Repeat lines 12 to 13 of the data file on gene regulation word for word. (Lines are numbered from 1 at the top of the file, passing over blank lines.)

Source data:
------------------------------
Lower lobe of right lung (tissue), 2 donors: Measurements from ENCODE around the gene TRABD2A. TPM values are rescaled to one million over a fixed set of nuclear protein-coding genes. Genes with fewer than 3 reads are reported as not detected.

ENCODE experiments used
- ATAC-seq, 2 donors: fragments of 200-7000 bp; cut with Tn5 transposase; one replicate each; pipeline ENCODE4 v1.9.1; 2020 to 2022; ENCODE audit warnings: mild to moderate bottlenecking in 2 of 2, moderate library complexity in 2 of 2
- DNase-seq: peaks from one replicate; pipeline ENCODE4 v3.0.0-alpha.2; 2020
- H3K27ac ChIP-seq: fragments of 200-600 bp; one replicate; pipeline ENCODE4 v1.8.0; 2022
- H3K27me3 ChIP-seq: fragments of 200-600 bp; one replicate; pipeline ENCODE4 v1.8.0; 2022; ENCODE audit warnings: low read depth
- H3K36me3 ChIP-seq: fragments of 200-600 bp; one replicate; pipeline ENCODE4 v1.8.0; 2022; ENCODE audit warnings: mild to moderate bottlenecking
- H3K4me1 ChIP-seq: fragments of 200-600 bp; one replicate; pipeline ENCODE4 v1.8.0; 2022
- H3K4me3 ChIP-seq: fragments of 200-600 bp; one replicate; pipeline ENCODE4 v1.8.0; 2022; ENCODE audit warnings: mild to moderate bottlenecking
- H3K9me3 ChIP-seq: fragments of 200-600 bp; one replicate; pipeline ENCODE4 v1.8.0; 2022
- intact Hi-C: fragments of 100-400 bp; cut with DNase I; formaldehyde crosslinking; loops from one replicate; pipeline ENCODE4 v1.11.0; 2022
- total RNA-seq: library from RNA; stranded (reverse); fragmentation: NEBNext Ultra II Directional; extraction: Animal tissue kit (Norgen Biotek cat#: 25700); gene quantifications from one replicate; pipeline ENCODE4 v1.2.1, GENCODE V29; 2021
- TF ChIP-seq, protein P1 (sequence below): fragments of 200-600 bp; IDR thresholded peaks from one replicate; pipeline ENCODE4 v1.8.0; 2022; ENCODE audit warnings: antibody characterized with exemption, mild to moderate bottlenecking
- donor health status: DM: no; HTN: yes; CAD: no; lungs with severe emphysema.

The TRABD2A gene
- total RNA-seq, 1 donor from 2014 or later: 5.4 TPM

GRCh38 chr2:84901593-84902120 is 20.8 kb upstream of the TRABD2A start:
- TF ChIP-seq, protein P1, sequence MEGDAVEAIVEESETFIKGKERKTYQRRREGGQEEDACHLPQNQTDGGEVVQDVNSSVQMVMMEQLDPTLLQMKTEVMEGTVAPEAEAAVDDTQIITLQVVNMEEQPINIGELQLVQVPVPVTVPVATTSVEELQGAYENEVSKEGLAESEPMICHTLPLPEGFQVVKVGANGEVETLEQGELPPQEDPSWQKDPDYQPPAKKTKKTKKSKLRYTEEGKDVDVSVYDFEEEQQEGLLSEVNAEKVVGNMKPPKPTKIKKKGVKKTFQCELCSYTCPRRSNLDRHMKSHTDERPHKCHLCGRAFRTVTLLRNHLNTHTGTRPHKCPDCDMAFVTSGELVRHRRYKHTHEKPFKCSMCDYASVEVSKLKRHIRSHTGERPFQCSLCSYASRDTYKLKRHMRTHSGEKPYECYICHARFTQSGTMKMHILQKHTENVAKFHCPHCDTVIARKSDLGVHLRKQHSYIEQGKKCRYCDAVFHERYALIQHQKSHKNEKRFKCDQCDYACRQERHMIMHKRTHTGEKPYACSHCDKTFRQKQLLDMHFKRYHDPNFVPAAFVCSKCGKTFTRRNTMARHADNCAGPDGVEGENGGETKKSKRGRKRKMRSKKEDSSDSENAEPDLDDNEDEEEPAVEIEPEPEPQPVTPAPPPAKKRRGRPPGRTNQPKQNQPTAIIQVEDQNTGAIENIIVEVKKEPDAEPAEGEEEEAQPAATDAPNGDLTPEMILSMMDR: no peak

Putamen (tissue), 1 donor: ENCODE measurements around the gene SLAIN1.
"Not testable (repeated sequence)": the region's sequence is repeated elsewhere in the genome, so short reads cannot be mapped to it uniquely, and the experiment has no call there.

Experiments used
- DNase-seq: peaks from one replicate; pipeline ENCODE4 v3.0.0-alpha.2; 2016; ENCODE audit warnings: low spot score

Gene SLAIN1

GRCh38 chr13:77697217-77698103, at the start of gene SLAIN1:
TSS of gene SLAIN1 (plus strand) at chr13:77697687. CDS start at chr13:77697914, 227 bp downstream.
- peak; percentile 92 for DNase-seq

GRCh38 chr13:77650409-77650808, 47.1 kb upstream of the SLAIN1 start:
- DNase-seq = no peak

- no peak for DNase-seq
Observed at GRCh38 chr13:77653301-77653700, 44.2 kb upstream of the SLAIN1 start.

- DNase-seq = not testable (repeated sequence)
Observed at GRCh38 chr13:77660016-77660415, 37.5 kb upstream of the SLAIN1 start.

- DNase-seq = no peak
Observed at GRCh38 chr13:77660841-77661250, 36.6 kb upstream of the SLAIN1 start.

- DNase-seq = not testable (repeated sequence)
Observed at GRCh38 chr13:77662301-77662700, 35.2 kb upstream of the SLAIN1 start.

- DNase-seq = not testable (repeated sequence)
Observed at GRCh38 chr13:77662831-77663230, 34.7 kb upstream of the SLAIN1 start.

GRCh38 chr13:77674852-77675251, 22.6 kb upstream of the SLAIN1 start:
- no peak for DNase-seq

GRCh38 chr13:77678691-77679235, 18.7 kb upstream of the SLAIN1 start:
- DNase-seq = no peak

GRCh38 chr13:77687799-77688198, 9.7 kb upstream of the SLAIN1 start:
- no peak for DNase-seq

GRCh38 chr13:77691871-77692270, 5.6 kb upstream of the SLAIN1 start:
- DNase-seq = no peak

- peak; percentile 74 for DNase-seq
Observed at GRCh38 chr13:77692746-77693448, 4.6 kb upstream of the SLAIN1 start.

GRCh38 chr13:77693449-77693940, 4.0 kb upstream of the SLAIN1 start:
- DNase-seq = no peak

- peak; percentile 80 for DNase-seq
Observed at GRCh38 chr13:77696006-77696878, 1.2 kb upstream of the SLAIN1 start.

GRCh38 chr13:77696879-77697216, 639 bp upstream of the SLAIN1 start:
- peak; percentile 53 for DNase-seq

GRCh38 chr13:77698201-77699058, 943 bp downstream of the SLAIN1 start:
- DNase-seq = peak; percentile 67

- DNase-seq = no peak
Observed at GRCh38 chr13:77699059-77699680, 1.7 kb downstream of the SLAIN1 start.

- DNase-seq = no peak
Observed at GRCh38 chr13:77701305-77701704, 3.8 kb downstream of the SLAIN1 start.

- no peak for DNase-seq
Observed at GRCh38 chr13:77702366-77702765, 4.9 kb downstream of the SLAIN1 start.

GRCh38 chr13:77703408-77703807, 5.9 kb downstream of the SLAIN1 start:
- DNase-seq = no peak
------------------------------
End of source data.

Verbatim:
- total RNA-seq: library from RNA; stranded (reverse); fragmentation: NEBNext Ultra II Directional; extraction: Animal tissue kit (Norgen Biotek cat#: 25700); gene quantifications from one replicate; pipeline ENCODE4 v1.2.1, GENCODE V29; 2021
- TF ChIP-seq, protein P1 (sequence below): fragments of 200-600 bp; IDR thresholded peaks from one replicate; pipeline ENCODE4 v1.8.0; 2022; ENCODE audit warnings: antibody characterized with exemption, mild to moderate bottlenecking